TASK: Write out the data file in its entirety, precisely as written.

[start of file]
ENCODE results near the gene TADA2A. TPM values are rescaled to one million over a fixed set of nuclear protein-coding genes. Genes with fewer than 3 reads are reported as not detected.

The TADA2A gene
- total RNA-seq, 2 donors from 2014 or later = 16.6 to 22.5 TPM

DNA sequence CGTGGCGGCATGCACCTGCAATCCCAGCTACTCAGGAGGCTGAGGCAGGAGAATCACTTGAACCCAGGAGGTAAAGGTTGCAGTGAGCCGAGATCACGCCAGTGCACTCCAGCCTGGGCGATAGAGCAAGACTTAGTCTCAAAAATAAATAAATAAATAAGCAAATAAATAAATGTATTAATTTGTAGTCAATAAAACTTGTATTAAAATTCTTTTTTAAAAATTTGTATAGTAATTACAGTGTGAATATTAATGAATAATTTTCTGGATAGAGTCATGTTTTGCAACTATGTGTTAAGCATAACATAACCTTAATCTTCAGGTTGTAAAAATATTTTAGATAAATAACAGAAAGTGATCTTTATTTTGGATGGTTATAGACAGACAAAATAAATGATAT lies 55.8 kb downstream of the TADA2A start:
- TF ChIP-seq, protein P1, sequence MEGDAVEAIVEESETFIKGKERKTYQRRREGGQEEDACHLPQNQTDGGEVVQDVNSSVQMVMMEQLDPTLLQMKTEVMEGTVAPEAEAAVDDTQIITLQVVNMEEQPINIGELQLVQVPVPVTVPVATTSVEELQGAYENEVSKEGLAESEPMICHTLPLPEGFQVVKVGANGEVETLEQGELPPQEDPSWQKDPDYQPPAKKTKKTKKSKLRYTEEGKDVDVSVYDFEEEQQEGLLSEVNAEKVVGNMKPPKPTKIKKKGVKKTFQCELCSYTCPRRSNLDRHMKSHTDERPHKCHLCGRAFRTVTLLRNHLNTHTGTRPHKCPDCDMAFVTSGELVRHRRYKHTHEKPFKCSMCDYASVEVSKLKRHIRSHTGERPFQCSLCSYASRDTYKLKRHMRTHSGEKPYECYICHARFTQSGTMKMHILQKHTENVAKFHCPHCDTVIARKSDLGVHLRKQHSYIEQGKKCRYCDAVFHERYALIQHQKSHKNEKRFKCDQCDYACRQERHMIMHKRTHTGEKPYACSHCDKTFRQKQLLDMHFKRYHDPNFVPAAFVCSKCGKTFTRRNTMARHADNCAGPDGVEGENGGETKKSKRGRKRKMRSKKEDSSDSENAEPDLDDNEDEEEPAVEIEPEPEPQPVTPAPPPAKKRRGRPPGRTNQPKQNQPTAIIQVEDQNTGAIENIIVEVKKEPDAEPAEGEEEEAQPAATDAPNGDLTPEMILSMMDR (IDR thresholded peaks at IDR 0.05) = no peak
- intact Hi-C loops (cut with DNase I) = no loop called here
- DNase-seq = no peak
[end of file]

ENCODE results near the gene TADA2A. TPM values are rescaled to one million over a fixed set of nuclear protein-coding genes. Genes with fewer than 3 reads are reported as not detected.

The TADA2A gene
- total RNA-seq, 2 donors from 2014 or later = 16.6 to 22.5 TPM

DNA sequence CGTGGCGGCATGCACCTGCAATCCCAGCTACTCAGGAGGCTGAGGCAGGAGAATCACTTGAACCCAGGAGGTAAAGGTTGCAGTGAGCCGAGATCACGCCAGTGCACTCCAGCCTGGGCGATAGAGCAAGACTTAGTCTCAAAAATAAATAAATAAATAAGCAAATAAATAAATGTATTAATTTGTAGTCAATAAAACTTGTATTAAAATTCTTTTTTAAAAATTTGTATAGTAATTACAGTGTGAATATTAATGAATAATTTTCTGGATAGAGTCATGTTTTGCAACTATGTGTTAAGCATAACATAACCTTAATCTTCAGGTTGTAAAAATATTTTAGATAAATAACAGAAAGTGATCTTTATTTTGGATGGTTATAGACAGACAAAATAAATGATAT lies 55.8 kb downstream of the TADA2A start:
- TF ChIP-seq, protein P1, sequence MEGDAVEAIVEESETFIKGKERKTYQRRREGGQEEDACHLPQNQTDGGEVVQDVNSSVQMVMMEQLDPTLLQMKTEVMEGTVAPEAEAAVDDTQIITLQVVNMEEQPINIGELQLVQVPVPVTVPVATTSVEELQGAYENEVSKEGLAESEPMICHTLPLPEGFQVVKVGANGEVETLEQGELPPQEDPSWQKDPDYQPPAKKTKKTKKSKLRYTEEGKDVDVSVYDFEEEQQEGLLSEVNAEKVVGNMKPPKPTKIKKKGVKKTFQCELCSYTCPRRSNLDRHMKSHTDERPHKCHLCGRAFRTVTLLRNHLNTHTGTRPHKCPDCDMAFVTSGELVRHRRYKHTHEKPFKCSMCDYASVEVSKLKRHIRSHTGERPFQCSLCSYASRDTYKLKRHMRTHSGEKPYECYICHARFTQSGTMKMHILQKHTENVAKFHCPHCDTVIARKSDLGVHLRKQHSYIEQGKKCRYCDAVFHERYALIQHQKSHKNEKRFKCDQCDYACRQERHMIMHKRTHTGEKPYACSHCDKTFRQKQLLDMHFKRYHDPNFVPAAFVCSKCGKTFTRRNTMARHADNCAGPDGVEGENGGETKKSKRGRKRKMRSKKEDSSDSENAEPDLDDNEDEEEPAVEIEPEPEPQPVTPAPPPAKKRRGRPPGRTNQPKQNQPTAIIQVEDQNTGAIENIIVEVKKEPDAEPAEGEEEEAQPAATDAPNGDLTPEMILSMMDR (IDR thresholded peaks at IDR 0.05) = no peak
- intact Hi-C loops (cut with DNase I) = no loop called here
- DNase-seq = no peak